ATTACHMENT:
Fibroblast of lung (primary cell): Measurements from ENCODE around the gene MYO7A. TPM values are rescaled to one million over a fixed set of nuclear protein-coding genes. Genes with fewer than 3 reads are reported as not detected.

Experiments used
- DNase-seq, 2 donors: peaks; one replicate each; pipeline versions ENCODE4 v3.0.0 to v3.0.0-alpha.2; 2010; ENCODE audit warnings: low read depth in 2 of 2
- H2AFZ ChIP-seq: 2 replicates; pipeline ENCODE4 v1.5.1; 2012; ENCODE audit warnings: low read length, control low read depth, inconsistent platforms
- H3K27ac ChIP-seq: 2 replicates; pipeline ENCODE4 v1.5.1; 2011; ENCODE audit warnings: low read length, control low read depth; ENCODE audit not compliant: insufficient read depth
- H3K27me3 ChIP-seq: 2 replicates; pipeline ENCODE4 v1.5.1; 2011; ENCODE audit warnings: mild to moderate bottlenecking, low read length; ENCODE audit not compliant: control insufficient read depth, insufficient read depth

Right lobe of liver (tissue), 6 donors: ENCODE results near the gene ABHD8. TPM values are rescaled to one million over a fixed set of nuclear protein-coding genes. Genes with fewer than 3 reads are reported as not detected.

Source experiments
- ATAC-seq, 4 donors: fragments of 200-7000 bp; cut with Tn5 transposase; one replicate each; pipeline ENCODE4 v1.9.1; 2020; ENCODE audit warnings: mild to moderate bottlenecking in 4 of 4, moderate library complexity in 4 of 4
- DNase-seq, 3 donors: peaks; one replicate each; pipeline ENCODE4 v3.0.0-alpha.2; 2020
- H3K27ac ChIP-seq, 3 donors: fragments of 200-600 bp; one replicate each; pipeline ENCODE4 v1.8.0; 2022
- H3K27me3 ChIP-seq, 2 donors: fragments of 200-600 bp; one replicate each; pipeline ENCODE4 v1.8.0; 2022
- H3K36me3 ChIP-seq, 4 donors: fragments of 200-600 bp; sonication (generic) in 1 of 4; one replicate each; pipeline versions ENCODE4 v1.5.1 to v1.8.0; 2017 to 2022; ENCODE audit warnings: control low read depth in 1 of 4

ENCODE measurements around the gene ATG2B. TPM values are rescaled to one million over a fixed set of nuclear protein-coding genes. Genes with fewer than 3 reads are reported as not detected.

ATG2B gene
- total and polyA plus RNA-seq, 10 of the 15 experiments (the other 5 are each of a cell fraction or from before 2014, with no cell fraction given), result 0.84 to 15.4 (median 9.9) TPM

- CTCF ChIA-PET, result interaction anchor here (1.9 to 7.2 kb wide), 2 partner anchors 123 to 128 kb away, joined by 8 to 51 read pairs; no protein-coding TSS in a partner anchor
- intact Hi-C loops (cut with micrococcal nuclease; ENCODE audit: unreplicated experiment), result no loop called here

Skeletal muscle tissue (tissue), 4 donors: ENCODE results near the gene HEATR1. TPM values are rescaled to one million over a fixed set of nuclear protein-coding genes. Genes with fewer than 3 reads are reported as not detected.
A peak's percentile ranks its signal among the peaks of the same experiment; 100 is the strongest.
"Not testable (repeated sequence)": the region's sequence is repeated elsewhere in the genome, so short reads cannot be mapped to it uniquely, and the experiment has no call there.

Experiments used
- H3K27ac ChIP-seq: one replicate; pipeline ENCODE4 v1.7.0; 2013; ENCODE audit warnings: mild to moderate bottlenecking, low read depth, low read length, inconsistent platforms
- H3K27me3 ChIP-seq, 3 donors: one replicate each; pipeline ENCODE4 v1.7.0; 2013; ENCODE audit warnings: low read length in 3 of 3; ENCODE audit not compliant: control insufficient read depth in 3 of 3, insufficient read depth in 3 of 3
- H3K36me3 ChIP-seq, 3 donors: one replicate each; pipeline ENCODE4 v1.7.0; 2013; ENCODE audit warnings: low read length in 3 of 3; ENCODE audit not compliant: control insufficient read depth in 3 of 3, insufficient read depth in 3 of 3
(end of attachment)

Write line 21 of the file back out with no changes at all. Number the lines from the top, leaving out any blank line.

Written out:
"Not testable (repeated sequence)": the region's sequence is repeated elsewhere in the genome, so short reads cannot be mapped to it uniquely, and the experiment has no call there.